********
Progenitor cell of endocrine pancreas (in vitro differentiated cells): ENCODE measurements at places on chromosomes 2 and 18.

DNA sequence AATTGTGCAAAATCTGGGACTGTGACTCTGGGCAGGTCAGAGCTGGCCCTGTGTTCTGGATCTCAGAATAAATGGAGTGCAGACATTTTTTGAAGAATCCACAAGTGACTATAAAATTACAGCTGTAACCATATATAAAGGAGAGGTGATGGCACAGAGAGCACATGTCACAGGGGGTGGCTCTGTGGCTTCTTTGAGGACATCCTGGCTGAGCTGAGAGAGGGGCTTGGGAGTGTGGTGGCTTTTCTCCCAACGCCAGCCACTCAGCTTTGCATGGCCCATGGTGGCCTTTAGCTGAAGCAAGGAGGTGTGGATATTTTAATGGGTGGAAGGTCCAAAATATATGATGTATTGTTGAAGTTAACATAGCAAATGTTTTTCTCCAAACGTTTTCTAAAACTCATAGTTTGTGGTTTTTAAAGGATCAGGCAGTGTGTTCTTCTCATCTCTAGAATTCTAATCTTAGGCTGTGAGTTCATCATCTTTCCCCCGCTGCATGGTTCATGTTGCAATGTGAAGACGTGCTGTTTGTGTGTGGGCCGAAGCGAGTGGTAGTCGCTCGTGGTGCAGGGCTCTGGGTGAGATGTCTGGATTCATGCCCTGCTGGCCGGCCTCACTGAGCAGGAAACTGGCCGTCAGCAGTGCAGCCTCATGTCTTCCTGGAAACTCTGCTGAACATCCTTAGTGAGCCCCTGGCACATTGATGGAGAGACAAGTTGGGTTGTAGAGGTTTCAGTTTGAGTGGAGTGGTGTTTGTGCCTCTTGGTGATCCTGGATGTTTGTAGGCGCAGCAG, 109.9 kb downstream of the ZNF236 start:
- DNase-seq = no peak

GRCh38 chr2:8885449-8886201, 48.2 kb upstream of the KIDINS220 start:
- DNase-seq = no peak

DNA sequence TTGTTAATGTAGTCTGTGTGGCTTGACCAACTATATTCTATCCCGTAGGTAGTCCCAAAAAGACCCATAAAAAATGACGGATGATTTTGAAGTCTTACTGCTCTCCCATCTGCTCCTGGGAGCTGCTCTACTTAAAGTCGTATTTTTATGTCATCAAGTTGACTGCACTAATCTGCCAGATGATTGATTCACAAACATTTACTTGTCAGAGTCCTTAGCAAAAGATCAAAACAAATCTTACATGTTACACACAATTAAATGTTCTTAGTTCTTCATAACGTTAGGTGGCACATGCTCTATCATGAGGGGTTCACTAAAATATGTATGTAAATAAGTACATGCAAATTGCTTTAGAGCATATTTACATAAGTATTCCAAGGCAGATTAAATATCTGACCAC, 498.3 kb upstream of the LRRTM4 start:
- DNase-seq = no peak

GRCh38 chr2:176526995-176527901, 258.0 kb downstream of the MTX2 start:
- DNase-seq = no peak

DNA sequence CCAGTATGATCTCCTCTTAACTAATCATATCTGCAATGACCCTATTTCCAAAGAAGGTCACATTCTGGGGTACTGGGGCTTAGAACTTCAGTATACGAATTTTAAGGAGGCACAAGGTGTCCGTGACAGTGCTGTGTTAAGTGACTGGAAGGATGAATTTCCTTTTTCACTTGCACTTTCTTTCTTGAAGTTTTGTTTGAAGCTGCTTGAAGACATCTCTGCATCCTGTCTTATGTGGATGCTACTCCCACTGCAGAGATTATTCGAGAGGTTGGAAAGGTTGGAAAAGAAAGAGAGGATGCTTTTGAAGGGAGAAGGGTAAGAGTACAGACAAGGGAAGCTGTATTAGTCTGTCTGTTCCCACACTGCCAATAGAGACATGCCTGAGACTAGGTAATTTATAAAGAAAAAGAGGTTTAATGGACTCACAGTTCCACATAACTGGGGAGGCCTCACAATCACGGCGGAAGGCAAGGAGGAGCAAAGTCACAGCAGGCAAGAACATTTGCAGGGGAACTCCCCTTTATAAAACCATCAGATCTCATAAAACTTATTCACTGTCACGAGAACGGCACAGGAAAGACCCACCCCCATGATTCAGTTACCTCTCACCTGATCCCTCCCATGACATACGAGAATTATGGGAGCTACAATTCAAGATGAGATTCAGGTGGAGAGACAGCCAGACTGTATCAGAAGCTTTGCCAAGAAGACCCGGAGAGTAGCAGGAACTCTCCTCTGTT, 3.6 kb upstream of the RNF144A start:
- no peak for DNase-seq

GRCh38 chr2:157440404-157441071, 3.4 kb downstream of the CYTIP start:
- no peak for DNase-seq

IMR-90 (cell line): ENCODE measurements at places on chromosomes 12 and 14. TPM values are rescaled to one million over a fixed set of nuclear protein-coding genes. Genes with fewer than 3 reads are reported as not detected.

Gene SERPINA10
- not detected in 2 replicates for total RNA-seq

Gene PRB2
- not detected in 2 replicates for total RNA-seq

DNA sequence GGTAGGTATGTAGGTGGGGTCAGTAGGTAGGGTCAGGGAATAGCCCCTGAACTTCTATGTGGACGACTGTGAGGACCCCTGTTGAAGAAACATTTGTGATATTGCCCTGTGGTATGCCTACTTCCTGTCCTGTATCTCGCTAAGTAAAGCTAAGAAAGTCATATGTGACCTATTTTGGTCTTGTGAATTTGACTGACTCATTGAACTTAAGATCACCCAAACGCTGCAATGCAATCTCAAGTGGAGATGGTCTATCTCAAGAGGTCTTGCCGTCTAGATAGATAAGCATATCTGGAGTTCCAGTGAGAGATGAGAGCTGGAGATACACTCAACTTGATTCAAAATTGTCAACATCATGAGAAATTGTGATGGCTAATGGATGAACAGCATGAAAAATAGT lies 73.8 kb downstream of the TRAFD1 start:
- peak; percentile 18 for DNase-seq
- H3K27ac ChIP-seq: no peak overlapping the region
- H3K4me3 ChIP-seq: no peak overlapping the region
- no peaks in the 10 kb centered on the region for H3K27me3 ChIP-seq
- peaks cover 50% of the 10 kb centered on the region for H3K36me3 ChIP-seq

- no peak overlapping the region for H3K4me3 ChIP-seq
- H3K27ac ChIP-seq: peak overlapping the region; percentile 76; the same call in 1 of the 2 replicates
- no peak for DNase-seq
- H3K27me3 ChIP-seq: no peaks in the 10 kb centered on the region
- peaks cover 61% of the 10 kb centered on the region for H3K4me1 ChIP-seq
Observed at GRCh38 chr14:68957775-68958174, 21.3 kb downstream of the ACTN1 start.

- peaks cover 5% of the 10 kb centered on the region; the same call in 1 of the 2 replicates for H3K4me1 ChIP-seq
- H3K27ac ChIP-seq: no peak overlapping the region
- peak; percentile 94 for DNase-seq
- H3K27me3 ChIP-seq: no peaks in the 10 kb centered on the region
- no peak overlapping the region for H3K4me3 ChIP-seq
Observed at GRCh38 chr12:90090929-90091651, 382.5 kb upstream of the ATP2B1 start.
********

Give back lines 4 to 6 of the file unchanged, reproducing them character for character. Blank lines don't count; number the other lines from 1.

GRCh38 chr2:8885449-8886201, 48.2 kb upstream of the KIDINS220 start:
- DNase-seq = no peak

DNA sequence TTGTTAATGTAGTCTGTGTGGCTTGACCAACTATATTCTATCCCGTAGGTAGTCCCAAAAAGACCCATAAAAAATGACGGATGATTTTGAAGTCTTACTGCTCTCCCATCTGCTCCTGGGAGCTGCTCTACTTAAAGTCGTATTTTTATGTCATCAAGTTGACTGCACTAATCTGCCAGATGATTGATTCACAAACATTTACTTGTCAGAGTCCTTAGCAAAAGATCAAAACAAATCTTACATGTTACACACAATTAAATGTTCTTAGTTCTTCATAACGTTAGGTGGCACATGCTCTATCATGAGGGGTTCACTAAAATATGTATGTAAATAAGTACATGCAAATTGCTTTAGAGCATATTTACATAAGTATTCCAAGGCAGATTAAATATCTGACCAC, 498.3 kb upstream of the LRRTM4 start: